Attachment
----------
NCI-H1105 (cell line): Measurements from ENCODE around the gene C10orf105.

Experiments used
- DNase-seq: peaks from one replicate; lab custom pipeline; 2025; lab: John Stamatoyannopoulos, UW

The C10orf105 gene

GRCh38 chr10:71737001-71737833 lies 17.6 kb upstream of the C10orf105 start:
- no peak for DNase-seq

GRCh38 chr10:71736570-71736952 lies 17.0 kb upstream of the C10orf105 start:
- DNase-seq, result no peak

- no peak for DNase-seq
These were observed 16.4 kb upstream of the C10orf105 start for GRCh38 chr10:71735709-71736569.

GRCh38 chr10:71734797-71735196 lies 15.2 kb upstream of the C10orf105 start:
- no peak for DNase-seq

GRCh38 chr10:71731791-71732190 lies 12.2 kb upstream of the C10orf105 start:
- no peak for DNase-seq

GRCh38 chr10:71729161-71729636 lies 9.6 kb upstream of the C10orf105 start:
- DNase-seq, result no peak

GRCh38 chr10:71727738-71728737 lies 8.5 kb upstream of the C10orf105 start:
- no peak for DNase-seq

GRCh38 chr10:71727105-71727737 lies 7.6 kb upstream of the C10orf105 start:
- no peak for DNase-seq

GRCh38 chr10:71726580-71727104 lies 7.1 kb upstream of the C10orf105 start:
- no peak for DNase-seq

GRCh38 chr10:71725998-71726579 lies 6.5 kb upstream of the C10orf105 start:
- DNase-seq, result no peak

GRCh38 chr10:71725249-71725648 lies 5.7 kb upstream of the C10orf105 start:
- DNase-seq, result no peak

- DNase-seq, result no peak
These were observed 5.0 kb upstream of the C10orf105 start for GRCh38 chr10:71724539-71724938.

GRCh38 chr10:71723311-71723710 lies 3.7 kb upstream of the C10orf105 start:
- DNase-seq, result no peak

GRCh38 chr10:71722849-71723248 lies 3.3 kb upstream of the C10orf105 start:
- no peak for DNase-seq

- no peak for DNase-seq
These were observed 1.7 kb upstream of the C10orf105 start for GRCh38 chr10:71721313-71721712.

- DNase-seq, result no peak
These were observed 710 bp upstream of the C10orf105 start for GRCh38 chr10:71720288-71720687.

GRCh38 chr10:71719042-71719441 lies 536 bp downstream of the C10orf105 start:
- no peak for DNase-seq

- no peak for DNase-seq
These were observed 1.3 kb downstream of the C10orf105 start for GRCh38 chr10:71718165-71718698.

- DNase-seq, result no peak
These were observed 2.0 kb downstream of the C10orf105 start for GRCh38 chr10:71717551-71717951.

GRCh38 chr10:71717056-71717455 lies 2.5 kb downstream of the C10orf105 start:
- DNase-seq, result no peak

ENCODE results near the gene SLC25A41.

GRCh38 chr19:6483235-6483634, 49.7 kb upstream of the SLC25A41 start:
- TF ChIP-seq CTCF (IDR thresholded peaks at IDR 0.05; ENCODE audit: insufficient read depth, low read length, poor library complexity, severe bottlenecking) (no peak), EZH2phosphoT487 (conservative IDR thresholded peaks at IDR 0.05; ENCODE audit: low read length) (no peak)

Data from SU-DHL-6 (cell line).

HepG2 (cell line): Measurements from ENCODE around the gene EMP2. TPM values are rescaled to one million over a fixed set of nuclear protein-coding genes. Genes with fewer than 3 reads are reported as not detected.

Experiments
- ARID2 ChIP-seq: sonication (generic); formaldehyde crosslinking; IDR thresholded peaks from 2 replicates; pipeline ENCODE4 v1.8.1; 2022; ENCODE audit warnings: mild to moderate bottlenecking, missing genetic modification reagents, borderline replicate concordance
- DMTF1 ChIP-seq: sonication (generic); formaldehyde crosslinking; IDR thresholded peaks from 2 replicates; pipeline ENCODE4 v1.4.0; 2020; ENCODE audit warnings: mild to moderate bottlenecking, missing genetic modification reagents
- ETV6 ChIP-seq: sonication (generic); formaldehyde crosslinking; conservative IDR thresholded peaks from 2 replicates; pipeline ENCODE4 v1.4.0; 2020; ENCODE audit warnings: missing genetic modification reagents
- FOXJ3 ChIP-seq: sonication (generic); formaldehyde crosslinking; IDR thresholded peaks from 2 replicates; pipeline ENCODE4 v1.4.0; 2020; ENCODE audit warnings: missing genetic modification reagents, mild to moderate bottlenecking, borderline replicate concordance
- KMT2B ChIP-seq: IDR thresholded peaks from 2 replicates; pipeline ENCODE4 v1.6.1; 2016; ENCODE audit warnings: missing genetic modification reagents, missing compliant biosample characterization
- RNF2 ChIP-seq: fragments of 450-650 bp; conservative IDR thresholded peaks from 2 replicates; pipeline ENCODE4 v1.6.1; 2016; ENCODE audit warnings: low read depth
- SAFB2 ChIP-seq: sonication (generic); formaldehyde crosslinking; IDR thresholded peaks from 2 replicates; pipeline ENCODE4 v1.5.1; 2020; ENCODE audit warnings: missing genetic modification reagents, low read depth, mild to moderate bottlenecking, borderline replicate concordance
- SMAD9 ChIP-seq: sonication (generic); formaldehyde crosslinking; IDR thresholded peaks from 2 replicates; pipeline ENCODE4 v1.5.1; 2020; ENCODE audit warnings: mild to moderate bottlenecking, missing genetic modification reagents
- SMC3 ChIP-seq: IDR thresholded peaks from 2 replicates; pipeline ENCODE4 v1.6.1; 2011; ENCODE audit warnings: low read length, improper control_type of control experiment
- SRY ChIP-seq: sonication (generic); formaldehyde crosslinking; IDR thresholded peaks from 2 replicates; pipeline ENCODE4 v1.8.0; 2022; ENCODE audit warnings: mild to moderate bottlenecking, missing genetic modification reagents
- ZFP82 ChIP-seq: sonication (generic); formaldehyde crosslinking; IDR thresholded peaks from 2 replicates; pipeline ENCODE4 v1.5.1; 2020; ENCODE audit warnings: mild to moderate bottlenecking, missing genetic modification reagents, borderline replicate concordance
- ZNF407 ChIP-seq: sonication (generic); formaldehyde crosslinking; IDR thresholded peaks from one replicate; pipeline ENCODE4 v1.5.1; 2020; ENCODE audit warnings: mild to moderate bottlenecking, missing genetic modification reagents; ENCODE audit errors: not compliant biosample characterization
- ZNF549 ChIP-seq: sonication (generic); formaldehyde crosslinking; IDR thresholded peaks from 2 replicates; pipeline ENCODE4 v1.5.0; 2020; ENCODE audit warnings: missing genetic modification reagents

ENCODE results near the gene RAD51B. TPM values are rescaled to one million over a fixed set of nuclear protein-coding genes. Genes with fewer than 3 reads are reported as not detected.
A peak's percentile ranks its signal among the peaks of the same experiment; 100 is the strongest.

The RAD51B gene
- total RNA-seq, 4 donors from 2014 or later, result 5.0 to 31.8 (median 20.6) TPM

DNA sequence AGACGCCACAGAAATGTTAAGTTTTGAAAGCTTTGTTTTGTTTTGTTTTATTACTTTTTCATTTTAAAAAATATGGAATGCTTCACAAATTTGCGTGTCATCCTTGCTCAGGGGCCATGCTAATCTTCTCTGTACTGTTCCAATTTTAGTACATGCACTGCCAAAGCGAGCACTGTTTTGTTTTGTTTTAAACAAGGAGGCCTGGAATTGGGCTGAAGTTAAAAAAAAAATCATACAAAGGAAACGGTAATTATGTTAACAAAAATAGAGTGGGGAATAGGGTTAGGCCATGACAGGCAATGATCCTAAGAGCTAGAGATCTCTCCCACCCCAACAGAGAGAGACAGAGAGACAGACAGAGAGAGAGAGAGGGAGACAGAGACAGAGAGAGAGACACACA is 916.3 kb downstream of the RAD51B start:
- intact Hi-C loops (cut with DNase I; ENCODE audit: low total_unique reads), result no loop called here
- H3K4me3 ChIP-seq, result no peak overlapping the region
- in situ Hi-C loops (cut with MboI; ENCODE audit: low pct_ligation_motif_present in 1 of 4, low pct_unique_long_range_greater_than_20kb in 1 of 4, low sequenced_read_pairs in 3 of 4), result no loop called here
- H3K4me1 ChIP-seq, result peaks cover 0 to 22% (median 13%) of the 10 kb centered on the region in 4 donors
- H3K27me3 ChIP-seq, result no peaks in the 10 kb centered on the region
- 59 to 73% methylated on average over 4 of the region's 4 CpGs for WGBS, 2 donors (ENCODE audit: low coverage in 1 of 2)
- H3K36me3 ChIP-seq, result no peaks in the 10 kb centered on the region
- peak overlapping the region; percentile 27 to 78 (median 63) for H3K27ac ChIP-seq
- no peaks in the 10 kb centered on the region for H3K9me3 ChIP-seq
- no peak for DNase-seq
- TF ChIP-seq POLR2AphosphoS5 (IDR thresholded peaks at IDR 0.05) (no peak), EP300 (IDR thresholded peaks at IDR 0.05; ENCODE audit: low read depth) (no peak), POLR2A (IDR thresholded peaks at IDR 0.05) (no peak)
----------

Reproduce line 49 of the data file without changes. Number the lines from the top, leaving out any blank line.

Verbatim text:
HepG2 (cell line): Measurements from ENCODE around the gene EMP2. TPM values are rescaled to one million over a fixed set of nuclear protein-coding genes. Genes with fewer than 3 reads are reported as not detected.